Graduate exhibitions are always a mishmash of artworks, a showcase of disparate ideas and media from artists that in most cases have only been practising for a short number of years. At their best, one can feel the energy of a cohort of graduates that have been propelled and supported by one another while testing out concepts and materials in close proximity. At their worst these exhibitions can feel tired and undercooked, as if the students didn’t really enjoy their time at art school at all. For this year’s offerings at Melbourne’s three fine art institutions – Monash University, Victorian College of the Arts (VCA) and Royal Melbourne Institute of Technology (RMIT) – each graduate exhibition was held across the fine art departments themselves, in the studios where the artworks were made. These spaces are turned upside down to become makeshift galleries, a maze of small partitioned rooms and nooks where any kind of space is deemed fit to house artworks. As a result, both the RMIT and Monash University graduation exhibitions suffered at points, when there just wasn’t enough room for artworks to breathe.
The VCA exhibition was the strongest of the three schools, and within it, Natasha Madden stood out with a subtle and melancholic exhibition of paintings, photographs and found materials drawn from in and around her family home. Having combined flower pollen and oil paint, Madden used the concoction to paint a series of grimy and textured abstractions on unstretched canvases. Similar to the delightfully grubby works of John Spiteri, these abstractions carry an inherent tension: between the close proximity to nature required to harvest the flower pollen, and the way in which the materials function on the canvas. Alongside the paintings were faded photographs documenting other works by Madden that had been placed in her family home. The photos show a work hung beside the family television; a work made of jumper lint next to piles of clothing stacked on a dressing table; and another near a portrait of her grandmother. The paintings were barely visible next to the all the other objects that make up the home, revealing the delicate way in which Madden negotiates her artistic presence within the context of family and locality.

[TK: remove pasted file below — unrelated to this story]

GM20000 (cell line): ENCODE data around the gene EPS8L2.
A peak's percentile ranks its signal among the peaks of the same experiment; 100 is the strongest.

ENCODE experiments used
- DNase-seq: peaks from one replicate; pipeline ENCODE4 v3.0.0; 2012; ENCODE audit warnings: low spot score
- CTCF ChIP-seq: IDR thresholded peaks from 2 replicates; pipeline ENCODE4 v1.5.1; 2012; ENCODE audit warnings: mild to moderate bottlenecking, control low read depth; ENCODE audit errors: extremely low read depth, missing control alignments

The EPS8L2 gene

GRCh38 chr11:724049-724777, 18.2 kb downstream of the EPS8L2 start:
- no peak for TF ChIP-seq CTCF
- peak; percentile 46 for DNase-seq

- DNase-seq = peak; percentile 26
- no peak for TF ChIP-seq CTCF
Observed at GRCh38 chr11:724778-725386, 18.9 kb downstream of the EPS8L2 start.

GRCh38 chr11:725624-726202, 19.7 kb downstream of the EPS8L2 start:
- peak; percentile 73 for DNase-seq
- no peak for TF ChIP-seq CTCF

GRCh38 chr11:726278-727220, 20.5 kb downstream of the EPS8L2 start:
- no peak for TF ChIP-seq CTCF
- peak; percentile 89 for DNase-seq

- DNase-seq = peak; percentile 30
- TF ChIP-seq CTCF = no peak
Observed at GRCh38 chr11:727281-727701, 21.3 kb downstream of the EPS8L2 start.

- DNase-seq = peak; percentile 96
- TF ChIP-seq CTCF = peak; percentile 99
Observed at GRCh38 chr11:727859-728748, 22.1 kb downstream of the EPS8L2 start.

The work of Madden’s VCA colleague Beth Caird was equally engaging. In her two films Going to the sauna and Rules for leaving a small town, Caird presented open-ended video essays that reflected on difficulties of female self-definition in both public and personal realms. Going to the sauna presents a collection of Mariah Carey video clips with everything but Carey herself obliterated by a green screen. With the sound also muted, the emphasis was firmly on her hyper-sexualised movements, and subtitles became the pop star’s new mode of communication. Lines such as ‘avert your gaze you know me’ and ‘clubber blubber’ created a subversive and self-aware portrayal of the pop star. By contrast, the second film was much more low-key, featuring dialogue from the artist’s family and narration from the artist. The family have come together to bury a loved one named Helen, and Caird offers private reflections on her interactions with those on camera, as well as reflections upon her own influences as a female artist. Quite abruptly the film cuts to a scantily clad prepubescent girl, dancing before a mirror in an unnerving imitation of Carey in the previous video. Caird has an ability to draw footage and narrative together in a way that opens up contradictory points of view and complicates her subject matter.
At Monash University’s graduation exhibition, James Ratsasane’s paintings had a wonderful playfulness both in terms of form and material. The salon hang of the paintings draw inspiration from album cover design, modernist abstraction and pop art, and was thrown together in a manner reminiscent collage aesthetic of Robert Rauschenberg. His rough and ready approach to materials was quite refreshing: the backs of canvases became a ledge for other works to perch, offcuts of wood dipped in paint became simple paintings, and other paintings favoured gestural mark-making over more structured geometrical forms.
Graduate exhibitions as a whole are rather unwieldy beasts, lurching from one artist to the other without any kind of conceptual thread. Rather than seeking curatorial cohesion, one hopes to stumble upon works that hint at a greater logic within a budding artistic practice.